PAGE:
Rumblings in Damascus

By Nir Boms and Erick Stakelbeck

For Bashar Assad, the diffusion of last weekend’s anti-government riots in northern Syria represented a dodged bullet, as his Ba’ath Party was ultimately able to maintain its tyrannical grip over the lives of 22 million Syrians. 

For Syria’s democratic reformers, however, the unrest may merely have signified the calm before the storm. 

As of Tuesday, armed police continued to stand guard on the streets of Qamoshli in northeastern Syria, where the atmosphere remained tense following the largest uprising against the Syrian Ba’ath Party in years. 

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On to Damascus

Feb. 14, 2004
On to Damascus
By NIR BOMS & ERICK STAKELBECK

Last month at the Free University of Brussels, just 200 meters from the Syrian Embassy, a group of Syrians gathered to discuss something that can only whispered about in their native land – freedom.

The scene was the second conference of the Syrian Democratic Coalition (SDC), a union of pro-democracy groups comprised of both resident Syrians and those living abroad. Under the auspices of the Belgian government representatives of 19 Syrian political parties, civil rights and student organizations gathered from January 17-19 to discuss replacing the world’s last remaining Ba’ath Party dictatorship with a secular democracy.

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Free Damascus

Nov. 27, 2003
Free Damascus
By NIR BOMS & ERICK STAKELBECK

‘The advance of freedom is the calling of our time; it is the calling of our country.” With this statement, made in his November 6 speech calling for the establishment of democracy in the Middle East, President George W. Bush galvanized an increasingly active contingent of democracy advocates.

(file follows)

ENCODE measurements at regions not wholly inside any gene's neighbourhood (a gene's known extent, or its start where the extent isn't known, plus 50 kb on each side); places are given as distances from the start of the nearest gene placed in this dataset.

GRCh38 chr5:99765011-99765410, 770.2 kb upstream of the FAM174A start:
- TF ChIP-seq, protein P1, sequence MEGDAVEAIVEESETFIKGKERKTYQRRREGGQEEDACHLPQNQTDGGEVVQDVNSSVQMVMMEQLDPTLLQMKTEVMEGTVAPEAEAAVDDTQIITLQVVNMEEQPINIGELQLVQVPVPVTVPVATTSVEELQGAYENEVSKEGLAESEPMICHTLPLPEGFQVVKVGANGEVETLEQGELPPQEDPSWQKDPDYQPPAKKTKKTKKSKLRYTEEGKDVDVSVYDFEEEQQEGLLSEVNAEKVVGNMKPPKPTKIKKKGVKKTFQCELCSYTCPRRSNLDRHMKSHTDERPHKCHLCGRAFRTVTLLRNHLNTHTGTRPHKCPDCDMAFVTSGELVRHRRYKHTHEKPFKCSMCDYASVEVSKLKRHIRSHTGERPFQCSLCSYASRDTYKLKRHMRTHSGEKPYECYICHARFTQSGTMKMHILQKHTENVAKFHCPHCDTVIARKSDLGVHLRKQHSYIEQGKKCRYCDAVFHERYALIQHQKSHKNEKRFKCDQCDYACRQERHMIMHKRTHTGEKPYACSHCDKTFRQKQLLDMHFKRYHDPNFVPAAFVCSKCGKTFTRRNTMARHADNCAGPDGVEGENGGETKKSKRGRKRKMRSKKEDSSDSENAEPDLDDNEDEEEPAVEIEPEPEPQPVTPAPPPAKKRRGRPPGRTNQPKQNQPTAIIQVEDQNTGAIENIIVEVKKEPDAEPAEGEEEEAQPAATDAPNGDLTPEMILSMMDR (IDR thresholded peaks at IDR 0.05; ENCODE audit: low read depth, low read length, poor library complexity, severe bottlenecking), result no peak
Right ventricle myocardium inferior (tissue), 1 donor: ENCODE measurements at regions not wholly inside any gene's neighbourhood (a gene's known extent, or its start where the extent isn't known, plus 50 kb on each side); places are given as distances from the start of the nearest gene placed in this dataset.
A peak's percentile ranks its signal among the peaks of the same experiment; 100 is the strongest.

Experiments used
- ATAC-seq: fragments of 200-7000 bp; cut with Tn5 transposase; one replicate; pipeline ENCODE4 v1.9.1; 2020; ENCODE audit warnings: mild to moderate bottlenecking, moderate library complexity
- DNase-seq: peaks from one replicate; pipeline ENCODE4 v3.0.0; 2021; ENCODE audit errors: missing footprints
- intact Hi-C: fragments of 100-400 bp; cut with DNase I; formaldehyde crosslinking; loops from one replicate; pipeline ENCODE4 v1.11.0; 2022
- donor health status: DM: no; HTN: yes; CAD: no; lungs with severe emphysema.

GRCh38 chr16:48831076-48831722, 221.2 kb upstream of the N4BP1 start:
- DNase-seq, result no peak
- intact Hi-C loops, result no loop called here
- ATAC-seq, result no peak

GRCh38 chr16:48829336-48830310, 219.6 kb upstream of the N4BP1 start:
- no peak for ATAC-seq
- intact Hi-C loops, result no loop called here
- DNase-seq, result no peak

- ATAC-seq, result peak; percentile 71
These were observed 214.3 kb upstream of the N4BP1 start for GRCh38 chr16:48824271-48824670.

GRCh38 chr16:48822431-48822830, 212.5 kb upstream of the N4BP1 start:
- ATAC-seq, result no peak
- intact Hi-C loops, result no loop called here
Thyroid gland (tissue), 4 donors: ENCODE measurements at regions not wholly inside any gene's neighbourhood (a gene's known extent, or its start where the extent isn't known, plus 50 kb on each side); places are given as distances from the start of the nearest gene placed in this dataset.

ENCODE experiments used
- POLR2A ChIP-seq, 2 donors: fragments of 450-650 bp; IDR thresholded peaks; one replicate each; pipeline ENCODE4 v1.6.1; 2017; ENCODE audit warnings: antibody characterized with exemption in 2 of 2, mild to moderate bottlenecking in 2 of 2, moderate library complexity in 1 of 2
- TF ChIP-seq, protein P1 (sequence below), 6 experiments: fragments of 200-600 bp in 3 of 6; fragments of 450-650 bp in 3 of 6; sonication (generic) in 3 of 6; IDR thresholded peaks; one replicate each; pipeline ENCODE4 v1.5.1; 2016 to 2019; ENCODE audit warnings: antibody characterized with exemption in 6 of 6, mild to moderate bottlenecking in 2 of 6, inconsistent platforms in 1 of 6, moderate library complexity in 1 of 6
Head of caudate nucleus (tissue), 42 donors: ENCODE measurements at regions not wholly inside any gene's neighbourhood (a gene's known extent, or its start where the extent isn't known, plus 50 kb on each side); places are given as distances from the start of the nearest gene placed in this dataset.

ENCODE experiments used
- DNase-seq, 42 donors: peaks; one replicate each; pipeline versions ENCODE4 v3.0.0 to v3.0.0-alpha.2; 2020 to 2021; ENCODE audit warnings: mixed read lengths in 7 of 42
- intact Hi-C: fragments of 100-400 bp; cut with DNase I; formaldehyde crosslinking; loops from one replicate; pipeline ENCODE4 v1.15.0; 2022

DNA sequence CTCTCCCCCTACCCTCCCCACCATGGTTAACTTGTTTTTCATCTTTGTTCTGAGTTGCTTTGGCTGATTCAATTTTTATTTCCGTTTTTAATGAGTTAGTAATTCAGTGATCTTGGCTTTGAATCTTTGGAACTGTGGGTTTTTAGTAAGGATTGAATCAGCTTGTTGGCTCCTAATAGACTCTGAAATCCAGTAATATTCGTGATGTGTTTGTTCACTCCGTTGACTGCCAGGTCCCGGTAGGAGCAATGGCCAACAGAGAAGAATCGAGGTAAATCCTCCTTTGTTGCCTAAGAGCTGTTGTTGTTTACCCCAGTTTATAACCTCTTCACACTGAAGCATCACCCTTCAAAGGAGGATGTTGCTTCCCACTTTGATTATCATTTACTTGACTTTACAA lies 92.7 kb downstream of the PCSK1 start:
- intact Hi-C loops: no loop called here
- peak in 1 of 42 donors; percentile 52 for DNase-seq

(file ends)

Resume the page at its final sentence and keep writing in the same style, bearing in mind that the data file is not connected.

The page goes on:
Amongst them was the Reform Party of Syria (RPS), a fledgling US-based political movement comprised of resident Syrians and Syrians living abroad. RPS was formed shortly after 9/11 to express a voice that has been virtually nonexistent in Syria under 40 years of oppressive Ba’ath Party rule: a voice of freedom.

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The Syrian-French Connection

By Nir Boms
FrontPageMagazine.com | September 29, 2003

While the media is busy focusing on the troubling story of the two American soldiers detained at Guantanamo Bay for alleged espionage, both of whom had Syrian connections, another Syria story has passed them by. The names of Ahmad al Halabi, an American of Syrian descent, and Captain James Yee, a convert to Islam who spent four years in Damascus before returning to active service, are now well known. But the name of Nizar Nayouf, a Syrian journalist and human rights activist that was detained last week by French police in Paris, will most probably stay anonymous.  Nayouf’s only crime is that he opposes the regime in Damascus, a regime that the French government wishes to appease.

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